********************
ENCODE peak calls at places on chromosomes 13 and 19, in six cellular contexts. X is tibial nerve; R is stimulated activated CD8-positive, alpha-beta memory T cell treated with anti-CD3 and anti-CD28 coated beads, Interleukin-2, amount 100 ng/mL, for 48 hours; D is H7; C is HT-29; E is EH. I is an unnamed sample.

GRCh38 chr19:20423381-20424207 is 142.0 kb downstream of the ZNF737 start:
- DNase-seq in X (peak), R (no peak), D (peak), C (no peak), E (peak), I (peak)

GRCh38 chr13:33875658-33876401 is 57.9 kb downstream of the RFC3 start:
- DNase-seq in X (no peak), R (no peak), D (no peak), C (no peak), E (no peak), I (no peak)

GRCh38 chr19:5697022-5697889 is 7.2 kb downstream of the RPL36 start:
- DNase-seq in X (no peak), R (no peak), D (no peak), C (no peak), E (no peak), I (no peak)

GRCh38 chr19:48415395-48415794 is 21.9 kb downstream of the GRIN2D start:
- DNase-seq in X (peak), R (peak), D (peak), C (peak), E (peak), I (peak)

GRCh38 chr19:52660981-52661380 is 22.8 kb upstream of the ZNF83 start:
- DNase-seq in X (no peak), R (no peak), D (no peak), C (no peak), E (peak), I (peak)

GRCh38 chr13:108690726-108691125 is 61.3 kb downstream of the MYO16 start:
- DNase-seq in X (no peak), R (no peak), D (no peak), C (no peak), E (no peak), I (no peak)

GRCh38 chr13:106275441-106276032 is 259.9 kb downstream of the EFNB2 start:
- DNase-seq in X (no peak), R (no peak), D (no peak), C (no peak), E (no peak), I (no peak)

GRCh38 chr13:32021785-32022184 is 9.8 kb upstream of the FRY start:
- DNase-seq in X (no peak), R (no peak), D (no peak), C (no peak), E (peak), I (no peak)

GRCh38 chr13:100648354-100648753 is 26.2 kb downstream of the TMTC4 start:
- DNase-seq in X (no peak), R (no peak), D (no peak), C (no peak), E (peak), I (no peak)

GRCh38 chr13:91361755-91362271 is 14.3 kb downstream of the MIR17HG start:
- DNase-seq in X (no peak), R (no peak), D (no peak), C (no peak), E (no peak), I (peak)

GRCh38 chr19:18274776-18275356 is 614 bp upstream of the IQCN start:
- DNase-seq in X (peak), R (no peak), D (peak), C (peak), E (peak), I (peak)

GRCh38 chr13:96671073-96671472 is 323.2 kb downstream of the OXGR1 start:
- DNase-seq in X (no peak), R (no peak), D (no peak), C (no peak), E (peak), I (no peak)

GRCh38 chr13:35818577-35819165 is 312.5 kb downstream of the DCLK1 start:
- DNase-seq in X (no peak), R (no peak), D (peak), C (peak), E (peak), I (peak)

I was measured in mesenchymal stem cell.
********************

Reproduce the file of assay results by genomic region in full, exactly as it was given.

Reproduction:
ENCODE peak calls at places on chromosomes 13 and 19, in six cellular contexts. X is tibial nerve; R is stimulated activated CD8-positive, alpha-beta memory T cell treated with anti-CD3 and anti-CD28 coated beads, Interleukin-2, amount 100 ng/mL, for 48 hours; D is H7; C is HT-29; E is EH. I is an unnamed sample.

GRCh38 chr19:20423381-20424207 is 142.0 kb downstream of the ZNF737 start:
- DNase-seq in X (peak), R (no peak), D (peak), C (no peak), E (peak), I (peak)

GRCh38 chr13:33875658-33876401 is 57.9 kb downstream of the RFC3 start:
- DNase-seq in X (no peak), R (no peak), D (no peak), C (no peak), E (no peak), I (no peak)

GRCh38 chr19:5697022-5697889 is 7.2 kb downstream of the RPL36 start:
- DNase-seq in X (no peak), R (no peak), D (no peak), C (no peak), E (no peak), I (no peak)

GRCh38 chr19:48415395-48415794 is 21.9 kb downstream of the GRIN2D start:
- DNase-seq in X (peak), R (peak), D (peak), C (peak), E (peak), I (peak)

GRCh38 chr19:52660981-52661380 is 22.8 kb upstream of the ZNF83 start:
- DNase-seq in X (no peak), R (no peak), D (no peak), C (no peak), E (peak), I (peak)

GRCh38 chr13:108690726-108691125 is 61.3 kb downstream of the MYO16 start:
- DNase-seq in X (no peak), R (no peak), D (no peak), C (no peak), E (no peak), I (no peak)

GRCh38 chr13:106275441-106276032 is 259.9 kb downstream of the EFNB2 start:
- DNase-seq in X (no peak), R (no peak), D (no peak), C (no peak), E (no peak), I (no peak)

GRCh38 chr13:32021785-32022184 is 9.8 kb upstream of the FRY start:
- DNase-seq in X (no peak), R (no peak), D (no peak), C (no peak), E (peak), I (no peak)

GRCh38 chr13:100648354-100648753 is 26.2 kb downstream of the TMTC4 start:
- DNase-seq in X (no peak), R (no peak), D (no peak), C (no peak), E (peak), I (no peak)

GRCh38 chr13:91361755-91362271 is 14.3 kb downstream of the MIR17HG start:
- DNase-seq in X (no peak), R (no peak), D (no peak), C (no peak), E (no peak), I (peak)

GRCh38 chr19:18274776-18275356 is 614 bp upstream of the IQCN start:
- DNase-seq in X (peak), R (no peak), D (peak), C (peak), E (peak), I (peak)

GRCh38 chr13:96671073-96671472 is 323.2 kb downstream of the OXGR1 start:
- DNase-seq in X (no peak), R (no peak), D (no peak), C (no peak), E (peak), I (no peak)

GRCh38 chr13:35818577-35819165 is 312.5 kb downstream of the DCLK1 start:
- DNase-seq in X (no peak), R (no peak), D (peak), C (peak), E (peak), I (peak)

I was measured in mesenchymal stem cell.